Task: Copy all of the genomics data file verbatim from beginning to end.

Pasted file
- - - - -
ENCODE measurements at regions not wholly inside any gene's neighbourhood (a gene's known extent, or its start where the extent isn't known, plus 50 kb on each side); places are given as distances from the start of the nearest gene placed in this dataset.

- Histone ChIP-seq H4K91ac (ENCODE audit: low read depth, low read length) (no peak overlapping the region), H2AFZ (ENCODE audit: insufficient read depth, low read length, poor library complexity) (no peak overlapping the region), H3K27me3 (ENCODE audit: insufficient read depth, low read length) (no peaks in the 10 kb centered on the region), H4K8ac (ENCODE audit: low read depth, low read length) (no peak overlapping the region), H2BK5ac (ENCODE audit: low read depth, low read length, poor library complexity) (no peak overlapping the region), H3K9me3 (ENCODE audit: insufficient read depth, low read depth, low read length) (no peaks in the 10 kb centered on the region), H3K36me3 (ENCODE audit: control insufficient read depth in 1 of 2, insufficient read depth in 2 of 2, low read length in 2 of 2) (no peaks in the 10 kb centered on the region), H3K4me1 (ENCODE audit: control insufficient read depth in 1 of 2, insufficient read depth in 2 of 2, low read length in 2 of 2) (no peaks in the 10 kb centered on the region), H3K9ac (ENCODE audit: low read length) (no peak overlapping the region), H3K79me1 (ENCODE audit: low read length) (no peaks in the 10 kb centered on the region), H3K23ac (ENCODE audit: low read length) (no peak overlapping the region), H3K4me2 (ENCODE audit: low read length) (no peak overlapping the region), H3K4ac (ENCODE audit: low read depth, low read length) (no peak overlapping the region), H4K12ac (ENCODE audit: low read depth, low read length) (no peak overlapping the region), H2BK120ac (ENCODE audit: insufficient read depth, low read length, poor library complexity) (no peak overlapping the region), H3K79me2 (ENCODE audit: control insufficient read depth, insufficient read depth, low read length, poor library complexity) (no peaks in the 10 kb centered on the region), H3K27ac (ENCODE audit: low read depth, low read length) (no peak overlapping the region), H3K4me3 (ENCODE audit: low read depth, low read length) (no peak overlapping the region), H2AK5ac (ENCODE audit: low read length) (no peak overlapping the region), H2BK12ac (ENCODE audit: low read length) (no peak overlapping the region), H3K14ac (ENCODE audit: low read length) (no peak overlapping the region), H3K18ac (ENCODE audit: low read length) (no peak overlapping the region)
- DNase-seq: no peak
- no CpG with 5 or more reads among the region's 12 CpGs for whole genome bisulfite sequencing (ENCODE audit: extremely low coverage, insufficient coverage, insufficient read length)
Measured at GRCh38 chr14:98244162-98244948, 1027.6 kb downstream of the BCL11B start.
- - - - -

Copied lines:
ENCODE measurements at regions not wholly inside any gene's neighbourhood (a gene's known extent, or its start where the extent isn't known, plus 50 kb on each side); places are given as distances from the start of the nearest gene placed in this dataset.

- Histone ChIP-seq H4K91ac (ENCODE audit: low read depth, low read length) (no peak overlapping the region), H2AFZ (ENCODE audit: insufficient read depth, low read length, poor library complexity) (no peak overlapping the region), H3K27me3 (ENCODE audit: insufficient read depth, low read length) (no peaks in the 10 kb centered on the region), H4K8ac (ENCODE audit: low read depth, low read length) (no peak overlapping the region), H2BK5ac (ENCODE audit: low read depth, low read length, poor library complexity) (no peak overlapping the region), H3K9me3 (ENCODE audit: insufficient read depth, low read depth, low read length) (no peaks in the 10 kb centered on the region), H3K36me3 (ENCODE audit: control insufficient read depth in 1 of 2, insufficient read depth in 2 of 2, low read length in 2 of 2) (no peaks in the 10 kb centered on the region), H3K4me1 (ENCODE audit: control insufficient read depth in 1 of 2, insufficient read depth in 2 of 2, low read length in 2 of 2) (no peaks in the 10 kb centered on the region), H3K9ac (ENCODE audit: low read length) (no peak overlapping the region), H3K79me1 (ENCODE audit: low read length) (no peaks in the 10 kb centered on the region), H3K23ac (ENCODE audit: low read length) (no peak overlapping the region), H3K4me2 (ENCODE audit: low read length) (no peak overlapping the region), H3K4ac (ENCODE audit: low read depth, low read length) (no peak overlapping the region), H4K12ac (ENCODE audit: low read depth, low read length) (no peak overlapping the region), H2BK120ac (ENCODE audit: insufficient read depth, low read length, poor library complexity) (no peak overlapping the region), H3K79me2 (ENCODE audit: control insufficient read depth, insufficient read depth, low read length, poor library complexity) (no peaks in the 10 kb centered on the region), H3K27ac (ENCODE audit: low read depth, low read length) (no peak overlapping the region), H3K4me3 (ENCODE audit: low read depth, low read length) (no peak overlapping the region), H2AK5ac (ENCODE audit: low read length) (no peak overlapping the region), H2BK12ac (ENCODE audit: low read length) (no peak overlapping the region), H3K14ac (ENCODE audit: low read length) (no peak overlapping the region), H3K18ac (ENCODE audit: low read length) (no peak overlapping the region)
- DNase-seq: no peak
- no CpG with 5 or more reads among the region's 12 CpGs for whole genome bisulfite sequencing (ENCODE audit: extremely low coverage, insufficient coverage, insufficient read length)
Measured at GRCh38 chr14:98244162-98244948, 1027.6 kb downstream of the BCL11B start.